To get a feeling for the covariance matrix - without getting into the math details here - its best to start with a 2x2 matrix. Then remember that the covariance matrix is an extension of the concept of variance into the multivariate case. In the 1D case, variance is a statistic for a single random variable. If your random variable has a Gaussian distribution with zero mean, its variance can precisely define the probability density function.

Now, if you extend this to two variables instead of one, you can differentiate between two cases. If your two variables are independent, which means the outcome of one value has no relation to the other value, its basically the same as in the 1D case. Your $\sigma_{xx}$ and your $\sigma_{yy}$ give the variance of the $x$ and $y$ part of your random variable, and $\sigma_{xy}$ will be zero.

If your variables are dependent this is different. Dependent means that there is a relation between the outcome of $x$ and $y$. For example you could have that whenever $x$ is positive, $y$ is in general more likely to also be positive. This is given by your covariance value $\sigma_{xy}$.

Giving an example for a robot in a 2D case without orientation is a bit contrived, but lets say you have a random component along the travel direction on the $x$-axis and you know that this component also generates a drift on your lateral axis ($y$). This could for example be a faulty wheel. This will result in a rotated uncertainty ellipse. Now for e.g. when you later have something that measures your actual $x$ position, you can estimate the uncertainty distribution on your $y$ component.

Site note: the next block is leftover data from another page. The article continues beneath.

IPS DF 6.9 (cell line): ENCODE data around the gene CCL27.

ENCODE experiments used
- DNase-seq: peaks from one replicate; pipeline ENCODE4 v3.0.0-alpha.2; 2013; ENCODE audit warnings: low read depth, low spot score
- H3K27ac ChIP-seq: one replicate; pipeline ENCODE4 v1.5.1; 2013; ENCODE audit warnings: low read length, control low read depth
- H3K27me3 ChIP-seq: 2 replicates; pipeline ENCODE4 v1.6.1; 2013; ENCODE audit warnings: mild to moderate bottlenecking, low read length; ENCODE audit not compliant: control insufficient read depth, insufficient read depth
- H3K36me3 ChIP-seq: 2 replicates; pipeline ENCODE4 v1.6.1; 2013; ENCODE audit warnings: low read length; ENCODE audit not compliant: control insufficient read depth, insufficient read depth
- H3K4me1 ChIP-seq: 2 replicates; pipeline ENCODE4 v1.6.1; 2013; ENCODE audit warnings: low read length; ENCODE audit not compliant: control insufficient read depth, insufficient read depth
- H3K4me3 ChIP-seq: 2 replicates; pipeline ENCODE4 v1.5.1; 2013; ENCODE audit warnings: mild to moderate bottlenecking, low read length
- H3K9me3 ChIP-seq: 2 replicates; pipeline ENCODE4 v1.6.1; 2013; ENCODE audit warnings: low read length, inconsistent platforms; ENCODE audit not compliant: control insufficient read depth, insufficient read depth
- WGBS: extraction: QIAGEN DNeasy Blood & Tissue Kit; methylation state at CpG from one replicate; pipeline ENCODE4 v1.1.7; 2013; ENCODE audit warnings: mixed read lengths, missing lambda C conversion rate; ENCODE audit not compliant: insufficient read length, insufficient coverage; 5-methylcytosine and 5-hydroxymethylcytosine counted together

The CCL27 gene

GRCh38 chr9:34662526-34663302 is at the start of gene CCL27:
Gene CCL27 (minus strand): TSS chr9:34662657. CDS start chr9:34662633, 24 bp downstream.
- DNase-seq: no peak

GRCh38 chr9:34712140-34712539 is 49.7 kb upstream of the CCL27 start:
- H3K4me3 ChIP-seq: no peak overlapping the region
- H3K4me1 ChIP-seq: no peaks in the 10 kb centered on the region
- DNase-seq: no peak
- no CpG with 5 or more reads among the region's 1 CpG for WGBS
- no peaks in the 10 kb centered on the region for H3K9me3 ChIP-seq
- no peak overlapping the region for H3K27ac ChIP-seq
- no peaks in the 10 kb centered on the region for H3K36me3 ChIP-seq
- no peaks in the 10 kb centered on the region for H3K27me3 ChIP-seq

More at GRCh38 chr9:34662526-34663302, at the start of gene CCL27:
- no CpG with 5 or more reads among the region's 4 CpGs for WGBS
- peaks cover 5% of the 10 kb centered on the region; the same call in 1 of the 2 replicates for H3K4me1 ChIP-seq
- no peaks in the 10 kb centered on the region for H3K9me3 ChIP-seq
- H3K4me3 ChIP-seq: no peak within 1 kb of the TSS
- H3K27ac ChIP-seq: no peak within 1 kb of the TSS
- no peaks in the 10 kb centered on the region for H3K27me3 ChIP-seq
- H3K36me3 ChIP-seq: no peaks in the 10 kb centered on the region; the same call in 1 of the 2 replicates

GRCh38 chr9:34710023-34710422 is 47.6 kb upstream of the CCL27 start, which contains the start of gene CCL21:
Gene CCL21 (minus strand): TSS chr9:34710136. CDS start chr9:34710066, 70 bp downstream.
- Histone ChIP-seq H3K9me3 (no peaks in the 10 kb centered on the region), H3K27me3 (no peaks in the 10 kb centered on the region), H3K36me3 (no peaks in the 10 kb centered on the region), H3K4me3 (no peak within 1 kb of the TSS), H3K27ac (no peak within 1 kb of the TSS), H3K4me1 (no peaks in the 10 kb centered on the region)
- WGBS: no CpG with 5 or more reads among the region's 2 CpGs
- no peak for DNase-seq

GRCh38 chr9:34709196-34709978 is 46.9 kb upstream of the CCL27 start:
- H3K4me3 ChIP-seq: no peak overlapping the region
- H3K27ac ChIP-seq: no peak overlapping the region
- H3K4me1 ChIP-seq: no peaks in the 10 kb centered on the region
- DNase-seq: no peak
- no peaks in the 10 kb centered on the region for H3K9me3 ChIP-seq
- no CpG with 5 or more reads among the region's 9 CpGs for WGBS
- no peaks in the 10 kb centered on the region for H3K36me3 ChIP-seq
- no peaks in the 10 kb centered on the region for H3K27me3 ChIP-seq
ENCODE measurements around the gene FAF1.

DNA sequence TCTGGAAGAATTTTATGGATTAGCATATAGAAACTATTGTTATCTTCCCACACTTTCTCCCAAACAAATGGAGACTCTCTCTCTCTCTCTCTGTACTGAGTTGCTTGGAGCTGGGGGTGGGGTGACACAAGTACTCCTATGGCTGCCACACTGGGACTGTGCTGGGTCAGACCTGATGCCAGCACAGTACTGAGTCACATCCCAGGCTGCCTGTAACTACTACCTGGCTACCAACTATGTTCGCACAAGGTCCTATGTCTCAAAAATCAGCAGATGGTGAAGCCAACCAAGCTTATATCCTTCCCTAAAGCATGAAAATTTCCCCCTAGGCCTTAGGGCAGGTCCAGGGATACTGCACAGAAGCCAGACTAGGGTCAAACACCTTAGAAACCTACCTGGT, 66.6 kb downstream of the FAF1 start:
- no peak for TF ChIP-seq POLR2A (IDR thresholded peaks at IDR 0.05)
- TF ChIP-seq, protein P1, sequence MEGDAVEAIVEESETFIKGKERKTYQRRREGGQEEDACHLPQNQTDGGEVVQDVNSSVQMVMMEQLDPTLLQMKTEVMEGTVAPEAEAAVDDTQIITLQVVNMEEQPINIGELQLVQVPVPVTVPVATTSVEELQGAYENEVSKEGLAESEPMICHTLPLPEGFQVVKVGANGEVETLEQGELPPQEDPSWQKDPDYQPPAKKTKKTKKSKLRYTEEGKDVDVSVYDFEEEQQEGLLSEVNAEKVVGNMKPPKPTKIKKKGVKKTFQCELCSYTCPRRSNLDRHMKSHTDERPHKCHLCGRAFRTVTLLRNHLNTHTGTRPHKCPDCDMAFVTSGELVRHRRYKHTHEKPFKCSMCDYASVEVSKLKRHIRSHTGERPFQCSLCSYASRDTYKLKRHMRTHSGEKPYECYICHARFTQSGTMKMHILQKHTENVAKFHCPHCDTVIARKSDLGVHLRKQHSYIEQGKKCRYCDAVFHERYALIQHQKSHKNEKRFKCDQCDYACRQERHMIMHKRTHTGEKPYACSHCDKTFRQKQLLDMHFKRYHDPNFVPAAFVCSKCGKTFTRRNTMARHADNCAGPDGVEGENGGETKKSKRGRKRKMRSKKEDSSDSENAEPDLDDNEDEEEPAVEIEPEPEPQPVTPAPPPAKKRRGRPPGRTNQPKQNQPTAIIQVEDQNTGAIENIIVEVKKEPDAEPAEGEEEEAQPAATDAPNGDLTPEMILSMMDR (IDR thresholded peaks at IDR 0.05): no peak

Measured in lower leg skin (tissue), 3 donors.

A more relevant example is in the 3D case, where usually you have a different uncertainty along the transversal direction compared to the lateral direction. When you rotate your system (so changing $\theta$) this will also rotate your uncertainty ellipse. Note that the actual representation is usually some banana shape, and the Gaussian is only an approximation. In the EKF case its a linearization around the mean.

One really good way to visualize this is to use the concept of the uncertainty ellipse. It basically shows the $1 \sigma$ boundary for a multivariate Gaussian distribution, and can be used to visualize a Covariance matrix. A quick search brought up this demo which will also provide you with some additional insight into how the covariance is built. In essence, the diagonal entries define the extents of the axis, while the off-diagonal entries relate to the rotation of the entire ellipse.

This is also true in the 3D case. I would love to get more mathematical here, but maybe some time later.

  • $\begingroup$ thanks for the reply. In reality, when does the correlation happen? Let's at least talk about a robot that moves in 2D (which the $\Sigma$ in my post represents the covariance matrix for this robot). How might the value of $x$ affect the value of $y$? I don't have problem with the diagonal elements since they clearly represent the uncertainty for each element. $\endgroup$
    – CroCo
    Jan 27 '14 at 10:09
  • 1
    $\begingroup$ @CroCo I think the example that you are asking for is described in the fourth paragraph of the answer. $\endgroup$
    – Demetris
    Jan 28 '14 at 9:31